The smart-horn system not only quickly identifies what is the driver honking at, but also assesses why, using machine-learning. Here are some typical real-world user-case scenarios, and on how it is programmed to respond. The driver honks at:
A car ahead to give way. The system emits no sound into the open environment. Instead, it blinks an icon on the dashboard inside the other car and sounds a gentle, specific tone that indicates to the other driver to give way. Imagine the peace and silence outside.
A jaywalker who suddenly steps in front of the moving car or bike. A short note designed to alert but not alarm, emitted only in the direction of the jaywalker and adjusted to be audible enough for the short distance.
Children or a procession in front to give way. First, the system ensures the vehicle cannot speed in such a situation.The horn quickly changes its tone to a fun, cheerful, musical chime that will catch the attention of the children or the procession, and makes them alert and also happy. The volume of the alarm automatically levels down to fill only the area with the children or the group in front and not travel further than that. Did you know most horns are typically 103dB and above. Factor in closer proximity and that may cause permanent damage to ears.
A speeding vehicle coming headlong. The systems on both the vehicles will attempt to avoid the collision by setting each on a different course while dramatically slowing down the vehicles. Emergency warning tones and notifications fill the cockpit of the two cars. It also checks if the respective horns have to be sounded externally, and will rapidly decrease the volume as the vehicles near. Yes, you read that right.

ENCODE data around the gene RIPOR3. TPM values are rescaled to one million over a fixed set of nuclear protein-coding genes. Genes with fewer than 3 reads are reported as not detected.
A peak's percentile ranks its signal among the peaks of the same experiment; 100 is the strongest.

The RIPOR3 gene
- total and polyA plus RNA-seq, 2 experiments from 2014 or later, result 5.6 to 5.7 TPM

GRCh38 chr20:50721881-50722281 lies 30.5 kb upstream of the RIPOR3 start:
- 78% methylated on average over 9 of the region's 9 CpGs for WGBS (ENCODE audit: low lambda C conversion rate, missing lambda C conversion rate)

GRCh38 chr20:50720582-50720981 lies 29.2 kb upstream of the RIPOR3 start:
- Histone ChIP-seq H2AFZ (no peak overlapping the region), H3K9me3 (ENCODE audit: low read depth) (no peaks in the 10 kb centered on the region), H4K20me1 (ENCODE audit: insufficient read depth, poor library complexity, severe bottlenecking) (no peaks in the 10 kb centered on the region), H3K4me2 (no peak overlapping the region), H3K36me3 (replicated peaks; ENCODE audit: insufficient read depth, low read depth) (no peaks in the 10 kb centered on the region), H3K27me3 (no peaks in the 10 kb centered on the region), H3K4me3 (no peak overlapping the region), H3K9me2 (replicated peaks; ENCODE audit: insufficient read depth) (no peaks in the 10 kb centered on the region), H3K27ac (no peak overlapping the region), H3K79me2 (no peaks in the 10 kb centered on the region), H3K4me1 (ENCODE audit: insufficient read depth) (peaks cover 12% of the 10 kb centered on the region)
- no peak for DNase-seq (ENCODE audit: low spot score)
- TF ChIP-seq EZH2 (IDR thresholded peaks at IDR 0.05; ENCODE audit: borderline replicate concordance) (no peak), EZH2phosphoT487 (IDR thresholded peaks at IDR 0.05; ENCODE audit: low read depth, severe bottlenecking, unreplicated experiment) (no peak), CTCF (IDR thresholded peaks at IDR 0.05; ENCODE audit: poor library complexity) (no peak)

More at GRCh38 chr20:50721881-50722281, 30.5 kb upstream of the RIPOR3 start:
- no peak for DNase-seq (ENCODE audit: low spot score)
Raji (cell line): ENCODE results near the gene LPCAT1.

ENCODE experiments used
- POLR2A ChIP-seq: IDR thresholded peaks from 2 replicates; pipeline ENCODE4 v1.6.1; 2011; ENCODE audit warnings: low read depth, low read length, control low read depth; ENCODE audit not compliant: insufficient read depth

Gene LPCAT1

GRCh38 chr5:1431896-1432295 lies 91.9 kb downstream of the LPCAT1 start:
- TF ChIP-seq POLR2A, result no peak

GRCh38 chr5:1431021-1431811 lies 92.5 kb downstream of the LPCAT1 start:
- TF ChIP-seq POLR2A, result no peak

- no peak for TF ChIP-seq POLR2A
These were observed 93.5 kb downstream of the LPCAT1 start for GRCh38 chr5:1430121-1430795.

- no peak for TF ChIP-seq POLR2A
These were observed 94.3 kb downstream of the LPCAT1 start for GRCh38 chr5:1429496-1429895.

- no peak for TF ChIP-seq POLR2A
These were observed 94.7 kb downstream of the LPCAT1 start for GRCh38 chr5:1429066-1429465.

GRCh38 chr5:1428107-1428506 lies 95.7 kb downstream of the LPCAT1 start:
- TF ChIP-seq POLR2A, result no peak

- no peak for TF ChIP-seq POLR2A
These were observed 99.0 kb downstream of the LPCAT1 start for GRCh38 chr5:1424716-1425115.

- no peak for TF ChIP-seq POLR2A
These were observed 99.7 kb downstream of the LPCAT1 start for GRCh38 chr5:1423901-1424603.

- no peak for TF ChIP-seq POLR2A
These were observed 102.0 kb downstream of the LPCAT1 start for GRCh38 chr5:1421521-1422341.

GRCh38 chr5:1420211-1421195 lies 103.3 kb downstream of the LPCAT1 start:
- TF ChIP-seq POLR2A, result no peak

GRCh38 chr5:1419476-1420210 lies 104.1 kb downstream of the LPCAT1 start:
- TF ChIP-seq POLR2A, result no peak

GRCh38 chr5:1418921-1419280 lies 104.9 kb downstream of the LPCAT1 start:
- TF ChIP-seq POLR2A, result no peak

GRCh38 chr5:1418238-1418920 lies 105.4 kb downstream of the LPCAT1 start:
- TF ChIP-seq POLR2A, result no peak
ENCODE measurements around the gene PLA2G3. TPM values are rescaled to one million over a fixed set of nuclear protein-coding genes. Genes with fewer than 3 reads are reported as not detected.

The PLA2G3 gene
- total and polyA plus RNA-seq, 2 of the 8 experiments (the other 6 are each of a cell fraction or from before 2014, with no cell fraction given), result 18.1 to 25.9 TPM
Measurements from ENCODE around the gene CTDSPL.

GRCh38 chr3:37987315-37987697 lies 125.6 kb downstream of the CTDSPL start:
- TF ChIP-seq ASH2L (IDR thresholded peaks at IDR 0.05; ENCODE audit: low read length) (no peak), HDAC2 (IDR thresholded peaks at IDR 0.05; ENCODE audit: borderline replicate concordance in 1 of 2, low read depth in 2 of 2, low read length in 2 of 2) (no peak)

Of course, in every situation the system will have a quick over-ride placed at the steering wheel, so the driver may blare away if required in any case.
Road-Rage? Just Horn OK Please
So what else can the system do? For trigger-happy, road-ragin’ folks who love to press the horn hard, the system will always play the sound of the horn inside the car for psychological comfort, without actually playing it outside in the open. This is a little like that camera-shutter sound you hear when you click a photo with your mobile-phones. There is no manual shutter mechanism in a smartphone. The system will also trigger the appropriate alert-sound and notification inside the targeted vehicle or towards the pedestrian, but with more pleasant notes and volume. More importantly, sensors monitoring the eyes and those embedded in the horn measure the psychological state of the driver. It specifically picks up cues for aggression, impatience, anger, rage, frustration, as well as panic, drowsiness, and even drunkenness. Based on these cues, the system will intervene as appropriate. The possible interventions that can be designed would need a whole, separate post, but you get the idea.
For instance, it could play soothing music; release calming and pleasant aromas to soothe the nerves; and even talk to the driver. In states of drowsiness it could turn up the music-levels, turn down the temperature considerably, and release sharp lime-based aromas in the car to make the driver more alert. In the case of drunk-driving, the system may suggest and even prompt the driver to pull over or even book a cab, and on refusal, may alert authorities and loved-ones as well.
Look Dashing on Your Dashboard
The local authorities could also set up analytics on the smart car-horn. Based on how sparing and courteous the driver is with the horn, parking-lots and gas-stations could offer discounts as a government incentive. The results of the analysus may also negatively or positively impact the car-insurance policy premium and bonuses. Yeah, this rabbit-hole can go quite deep.
The system makes the use of the car horn in our outdoors almost redundant, bringing much-needed peace and quiet in our cities and our lives. The sounds are also tailored to indicate context and emotion, rather than just blare the same loud and garish notes. For this system to be successful, the government needs to set policies, resources, and deadlines. Car and vehicle manufacturers could launch such systems as smart value-additions. And I foresee a slew of startups that see the numerous opportunities available in this space.